Changing Discourses, Changing Practices: Gender Mainstreaming and Security
until further notice
SourceComparative European Politics, 10, 5, (2012), pp. 528-563
Article / Letter to editor
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Comparative European Politics
SubjectOther research; NON-RU research; Onderzoek overig; Onderzoek niet-RU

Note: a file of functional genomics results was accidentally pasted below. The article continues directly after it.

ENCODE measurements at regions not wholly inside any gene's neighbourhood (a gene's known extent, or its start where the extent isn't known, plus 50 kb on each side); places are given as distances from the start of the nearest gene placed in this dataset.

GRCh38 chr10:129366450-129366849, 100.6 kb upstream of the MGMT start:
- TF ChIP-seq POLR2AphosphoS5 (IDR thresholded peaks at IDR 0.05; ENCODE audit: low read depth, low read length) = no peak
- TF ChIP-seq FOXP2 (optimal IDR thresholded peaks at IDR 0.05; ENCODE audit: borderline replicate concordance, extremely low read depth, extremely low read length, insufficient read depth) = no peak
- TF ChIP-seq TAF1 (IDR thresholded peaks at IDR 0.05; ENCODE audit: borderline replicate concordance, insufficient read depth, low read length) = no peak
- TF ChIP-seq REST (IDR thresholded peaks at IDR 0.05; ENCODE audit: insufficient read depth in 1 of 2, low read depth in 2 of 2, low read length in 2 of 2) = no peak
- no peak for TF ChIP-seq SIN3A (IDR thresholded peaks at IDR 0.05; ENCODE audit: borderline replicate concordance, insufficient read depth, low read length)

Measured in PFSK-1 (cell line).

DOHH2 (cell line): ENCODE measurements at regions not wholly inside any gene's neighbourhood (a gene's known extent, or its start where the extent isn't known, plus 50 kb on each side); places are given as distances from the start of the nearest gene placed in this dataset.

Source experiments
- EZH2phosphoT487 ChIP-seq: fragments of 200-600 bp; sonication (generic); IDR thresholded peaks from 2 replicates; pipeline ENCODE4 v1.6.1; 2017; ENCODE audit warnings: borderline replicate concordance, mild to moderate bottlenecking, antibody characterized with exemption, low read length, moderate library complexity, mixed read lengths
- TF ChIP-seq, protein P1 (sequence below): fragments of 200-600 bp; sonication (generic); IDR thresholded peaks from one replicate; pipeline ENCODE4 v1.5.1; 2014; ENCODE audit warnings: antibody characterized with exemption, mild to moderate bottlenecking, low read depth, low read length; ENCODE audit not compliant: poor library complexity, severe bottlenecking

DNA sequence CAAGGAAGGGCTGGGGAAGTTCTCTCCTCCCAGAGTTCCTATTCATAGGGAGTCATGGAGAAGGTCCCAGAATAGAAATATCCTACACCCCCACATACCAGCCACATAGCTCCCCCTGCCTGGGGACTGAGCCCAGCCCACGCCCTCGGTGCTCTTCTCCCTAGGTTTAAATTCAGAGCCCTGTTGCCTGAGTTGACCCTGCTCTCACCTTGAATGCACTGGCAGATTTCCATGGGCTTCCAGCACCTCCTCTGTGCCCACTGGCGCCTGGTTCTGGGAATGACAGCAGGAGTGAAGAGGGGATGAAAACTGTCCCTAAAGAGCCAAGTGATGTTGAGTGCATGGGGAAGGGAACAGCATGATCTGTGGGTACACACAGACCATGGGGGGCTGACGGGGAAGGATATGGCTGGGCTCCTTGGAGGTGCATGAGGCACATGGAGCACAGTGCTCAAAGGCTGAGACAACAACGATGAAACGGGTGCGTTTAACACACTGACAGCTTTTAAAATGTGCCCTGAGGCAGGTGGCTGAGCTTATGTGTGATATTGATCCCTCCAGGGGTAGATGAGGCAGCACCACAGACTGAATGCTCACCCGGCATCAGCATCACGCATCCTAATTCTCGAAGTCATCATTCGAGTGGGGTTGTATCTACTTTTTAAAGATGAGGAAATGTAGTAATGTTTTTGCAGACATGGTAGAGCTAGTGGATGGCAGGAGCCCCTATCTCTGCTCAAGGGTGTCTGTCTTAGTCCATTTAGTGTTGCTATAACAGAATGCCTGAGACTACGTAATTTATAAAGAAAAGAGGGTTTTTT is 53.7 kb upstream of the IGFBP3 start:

United Nations Security Council Resolution 1325, entitled ‘Women, Peace and Security’, asks UN member states to mainstream gender in all peacekeeping missions. Although the governments of Great Britain, Sweden and Germany have been quite involved at the UN and in the EU in promoting SCR 1325, this article illustrates that they have implemented the resolution in rather different ways on the national level. The study adds to two existing strands of literature. First, it builds on growing research and debates relating to gender mainstreaming, in which security policy thus far has received little attention. Second, it engages in the literature on norms. Taking SCR 1325 as an expression of the gender-mainstreaming norm at international level, we argue that different interpretations of the norm are possible on a domestic level. Because the norm itself is vague, various actors understand and apply it in dissimilar ways. The evidence gleaned from the three cases demonstrates that, depending on how the norm is interpreted, implementation ranges from changing existing policies or decision-making processes to reaffirming the status quo. The varying interpretations make it difficult to determine precisely what constitutes a breach of the norm. They suggest that simply looking at policies or laws is insufficient to determine norm adoption. Instead, we also need to examine how the norm has been understood.
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